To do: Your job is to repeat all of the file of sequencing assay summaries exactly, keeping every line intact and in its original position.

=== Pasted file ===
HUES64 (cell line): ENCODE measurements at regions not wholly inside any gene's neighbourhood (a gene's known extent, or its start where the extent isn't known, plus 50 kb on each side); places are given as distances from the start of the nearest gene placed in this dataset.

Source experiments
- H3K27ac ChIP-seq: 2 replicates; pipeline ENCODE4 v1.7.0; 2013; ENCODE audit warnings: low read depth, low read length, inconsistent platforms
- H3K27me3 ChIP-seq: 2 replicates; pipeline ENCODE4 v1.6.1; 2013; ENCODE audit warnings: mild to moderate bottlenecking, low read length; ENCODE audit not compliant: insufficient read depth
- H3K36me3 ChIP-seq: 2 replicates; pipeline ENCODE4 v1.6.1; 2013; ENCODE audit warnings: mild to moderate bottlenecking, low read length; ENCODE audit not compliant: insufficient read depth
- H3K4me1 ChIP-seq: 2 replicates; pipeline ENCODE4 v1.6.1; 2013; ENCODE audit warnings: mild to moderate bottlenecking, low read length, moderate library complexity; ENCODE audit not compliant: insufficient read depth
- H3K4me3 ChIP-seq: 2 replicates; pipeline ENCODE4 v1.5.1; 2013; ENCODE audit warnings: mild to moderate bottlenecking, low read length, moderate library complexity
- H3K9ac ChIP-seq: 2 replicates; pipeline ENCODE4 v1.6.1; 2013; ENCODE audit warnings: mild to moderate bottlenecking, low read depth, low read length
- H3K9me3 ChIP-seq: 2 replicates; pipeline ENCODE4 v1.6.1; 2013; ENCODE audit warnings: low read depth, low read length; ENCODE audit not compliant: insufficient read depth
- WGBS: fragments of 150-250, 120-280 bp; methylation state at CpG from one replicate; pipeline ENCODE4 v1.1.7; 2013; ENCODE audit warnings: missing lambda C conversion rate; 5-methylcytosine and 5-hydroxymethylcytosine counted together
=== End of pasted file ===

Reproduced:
HUES64 (cell line): ENCODE measurements at regions not wholly inside any gene's neighbourhood (a gene's known extent, or its start where the extent isn't known, plus 50 kb on each side); places are given as distances from the start of the nearest gene placed in this dataset.

Source experiments
- H3K27ac ChIP-seq: 2 replicates; pipeline ENCODE4 v1.7.0; 2013; ENCODE audit warnings: low read depth, low read length, inconsistent platforms
- H3K27me3 ChIP-seq: 2 replicates; pipeline ENCODE4 v1.6.1; 2013; ENCODE audit warnings: mild to moderate bottlenecking, low read length; ENCODE audit not compliant: insufficient read depth
- H3K36me3 ChIP-seq: 2 replicates; pipeline ENCODE4 v1.6.1; 2013; ENCODE audit warnings: mild to moderate bottlenecking, low read length; ENCODE audit not compliant: insufficient read depth
- H3K4me1 ChIP-seq: 2 replicates; pipeline ENCODE4 v1.6.1; 2013; ENCODE audit warnings: mild to moderate bottlenecking, low read length, moderate library complexity; ENCODE audit not compliant: insufficient read depth
- H3K4me3 ChIP-seq: 2 replicates; pipeline ENCODE4 v1.5.1; 2013; ENCODE audit warnings: mild to moderate bottlenecking, low read length, moderate library complexity
- H3K9ac ChIP-seq: 2 replicates; pipeline ENCODE4 v1.6.1; 2013; ENCODE audit warnings: mild to moderate bottlenecking, low read depth, low read length
- H3K9me3 ChIP-seq: 2 replicates; pipeline ENCODE4 v1.6.1; 2013; ENCODE audit warnings: low read depth, low read length; ENCODE audit not compliant: insufficient read depth
- WGBS: fragments of 150-250, 120-280 bp; methylation state at CpG from one replicate; pipeline ENCODE4 v1.1.7; 2013; ENCODE audit warnings: missing lambda C conversion rate; 5-methylcytosine and 5-hydroxymethylcytosine counted together